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Mid-Ohio Valley residents gather for day of prayer


The Parkersburg News and Sentinel

PARKERSBURG, W.Va. — Christians around the Mid-Ohio Valley joined others around the country Thursday in asking God’s blessing on the nation as part of the National Day of Prayer.

People lift their hands and pray during the National Day of Prayer observance in Bicentennial Park Thursday.
(Photo by Evan Bevins)

More than 60 people gathered in downtown Parkersburg’s Bicentennial Park at noon as dozens more did so in Williamstown and Marietta. Gatherings were also held that morning at Fort Boreman Park and around the flagpole at the Vienna City Hall.

“Right now, the body of Christ is coming together as one. We’re praying together,” said Tim Baer, an organizer of the downtown Parkersburg event.

According to, a website maintained by a privately funded Judeo-Christian organization, the annual observance was created in 1952 by a joint resolution of Congress to invite people of all faiths to pray for the nation.

Pastors and others participating in the local events prayed for national, state and local government leaders, members of the military, educators, children and more.

“We know you love the protesters … (and) those that are not protesting. Republicans, Democrats, independents,” prayed the Rev. Jeff Williamson at the Fort Boreman gathering.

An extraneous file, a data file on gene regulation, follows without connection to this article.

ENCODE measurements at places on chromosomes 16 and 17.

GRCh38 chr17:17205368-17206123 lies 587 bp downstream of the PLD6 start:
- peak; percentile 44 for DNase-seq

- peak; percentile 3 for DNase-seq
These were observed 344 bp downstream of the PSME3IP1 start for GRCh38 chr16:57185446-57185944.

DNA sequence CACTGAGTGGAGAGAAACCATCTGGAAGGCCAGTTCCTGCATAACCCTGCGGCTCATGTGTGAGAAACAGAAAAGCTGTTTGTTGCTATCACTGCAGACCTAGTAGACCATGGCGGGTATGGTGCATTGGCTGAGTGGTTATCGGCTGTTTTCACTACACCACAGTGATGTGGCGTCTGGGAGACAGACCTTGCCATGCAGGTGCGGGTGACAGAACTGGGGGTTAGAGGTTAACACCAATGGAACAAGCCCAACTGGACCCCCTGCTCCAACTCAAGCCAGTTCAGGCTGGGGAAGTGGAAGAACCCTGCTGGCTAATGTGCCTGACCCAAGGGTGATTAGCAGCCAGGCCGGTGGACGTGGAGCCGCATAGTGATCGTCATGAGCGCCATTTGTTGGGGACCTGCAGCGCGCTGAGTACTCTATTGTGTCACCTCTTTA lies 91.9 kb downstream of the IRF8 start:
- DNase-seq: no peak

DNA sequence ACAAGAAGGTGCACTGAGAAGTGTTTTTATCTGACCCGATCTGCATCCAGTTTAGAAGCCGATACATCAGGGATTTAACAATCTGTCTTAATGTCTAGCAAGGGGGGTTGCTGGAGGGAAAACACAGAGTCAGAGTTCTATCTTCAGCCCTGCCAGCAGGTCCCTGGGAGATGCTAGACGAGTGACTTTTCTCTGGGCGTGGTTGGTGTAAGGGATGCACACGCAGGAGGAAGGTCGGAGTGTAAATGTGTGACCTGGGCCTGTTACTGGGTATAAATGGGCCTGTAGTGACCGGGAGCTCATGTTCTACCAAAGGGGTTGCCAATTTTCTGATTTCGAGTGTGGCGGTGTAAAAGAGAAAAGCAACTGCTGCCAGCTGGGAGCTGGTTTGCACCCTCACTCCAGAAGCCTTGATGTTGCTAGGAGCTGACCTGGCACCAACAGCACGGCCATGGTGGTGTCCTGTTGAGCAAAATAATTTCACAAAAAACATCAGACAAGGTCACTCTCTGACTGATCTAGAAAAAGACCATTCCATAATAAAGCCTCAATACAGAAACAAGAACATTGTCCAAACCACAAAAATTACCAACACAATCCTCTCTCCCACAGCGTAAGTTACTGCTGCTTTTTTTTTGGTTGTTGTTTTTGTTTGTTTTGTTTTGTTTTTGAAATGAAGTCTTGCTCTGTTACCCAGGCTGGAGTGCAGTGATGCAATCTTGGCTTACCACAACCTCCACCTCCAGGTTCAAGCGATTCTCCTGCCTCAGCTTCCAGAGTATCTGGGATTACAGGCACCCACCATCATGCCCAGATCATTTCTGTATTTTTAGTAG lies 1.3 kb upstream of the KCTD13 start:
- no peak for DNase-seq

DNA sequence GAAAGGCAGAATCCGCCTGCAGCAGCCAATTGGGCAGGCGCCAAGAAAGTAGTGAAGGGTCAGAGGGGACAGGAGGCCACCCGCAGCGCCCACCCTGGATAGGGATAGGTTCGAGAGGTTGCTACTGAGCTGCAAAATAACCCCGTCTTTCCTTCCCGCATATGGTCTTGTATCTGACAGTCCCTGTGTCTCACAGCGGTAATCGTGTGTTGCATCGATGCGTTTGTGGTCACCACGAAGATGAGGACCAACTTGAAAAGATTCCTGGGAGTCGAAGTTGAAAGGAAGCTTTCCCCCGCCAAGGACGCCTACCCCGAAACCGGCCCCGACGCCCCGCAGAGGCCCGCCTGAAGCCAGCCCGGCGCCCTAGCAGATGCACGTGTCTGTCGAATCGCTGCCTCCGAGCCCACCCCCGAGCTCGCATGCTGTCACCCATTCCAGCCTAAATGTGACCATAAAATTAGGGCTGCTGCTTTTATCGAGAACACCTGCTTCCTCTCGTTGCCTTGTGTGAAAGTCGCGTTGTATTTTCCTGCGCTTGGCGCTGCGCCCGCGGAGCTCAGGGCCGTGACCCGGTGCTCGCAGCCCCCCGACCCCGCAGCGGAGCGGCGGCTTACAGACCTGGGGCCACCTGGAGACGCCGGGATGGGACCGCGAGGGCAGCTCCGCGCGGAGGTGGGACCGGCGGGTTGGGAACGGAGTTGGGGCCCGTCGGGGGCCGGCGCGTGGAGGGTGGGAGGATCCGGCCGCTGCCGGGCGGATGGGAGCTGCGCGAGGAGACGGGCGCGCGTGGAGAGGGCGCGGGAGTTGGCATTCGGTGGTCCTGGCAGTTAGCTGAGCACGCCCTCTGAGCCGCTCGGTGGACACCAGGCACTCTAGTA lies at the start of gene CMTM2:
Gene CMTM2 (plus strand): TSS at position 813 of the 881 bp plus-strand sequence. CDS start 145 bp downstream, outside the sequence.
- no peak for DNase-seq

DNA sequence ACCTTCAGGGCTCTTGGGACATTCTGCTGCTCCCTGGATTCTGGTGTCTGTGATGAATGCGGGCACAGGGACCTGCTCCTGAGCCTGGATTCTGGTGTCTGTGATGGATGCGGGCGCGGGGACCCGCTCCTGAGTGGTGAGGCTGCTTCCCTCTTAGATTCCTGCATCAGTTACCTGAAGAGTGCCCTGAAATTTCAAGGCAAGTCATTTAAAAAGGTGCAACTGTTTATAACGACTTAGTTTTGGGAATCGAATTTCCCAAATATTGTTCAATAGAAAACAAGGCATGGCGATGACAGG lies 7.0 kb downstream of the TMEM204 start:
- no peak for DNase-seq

The scourge of drug addiction was addressed multiple times.

“We pray over addiction in this valley, God, that not one more will be lost to addiction,” said Pastor Janet Richards, with Downtown Bethel Church in Parkersburg, at Bicentennial Park. She also prayed that drug dealers would “surrender themselves to you or be driven out of the Mid-Ohio Valley.”

Parkersburg Police Lt. G.D. Nangle lamented the disrespect shown to law enforcement officers, teachers and other authority figures around the country.

“From a police officer’s standpoint, it grieves my heart greatly, what’s going on in this nation,” he said. “We need a revival. And it only comes through repenting.”

Later, Dan Meek, pastor of Broadway Church of the Nazarene, prayed for educators and students. He disagreed with the notion that prayer has been taken out of schools.

“As long as we’re sending members of the body of Christ into those places, prayer has never been taken out of schools,” he said.

In Vienna, Jane Baer, of Washington, W.Va., prayed for those suffering any number of what she called soul wounds and how sin has become part of the culture.

“We shouldn’t be surprised we are facing more and more sin and more and more crime,” she said. “This generation has strongholds in their souls and souls wounds created by their sins, causing this generation to sin more and more.”

Baer said her prayer and the prayer in Vienna were for the nation to be set free from sin.

“Their addictions, their sins, their strongholds and soul wounds by the blood from the cross that washes away all sin and the didymous power of Christ’s resurrection that brings new life,” she said. “The Lord wants to heal our land, but he is going to use this church, using the mighty weapons through God the holding down of strongholds created by sin.”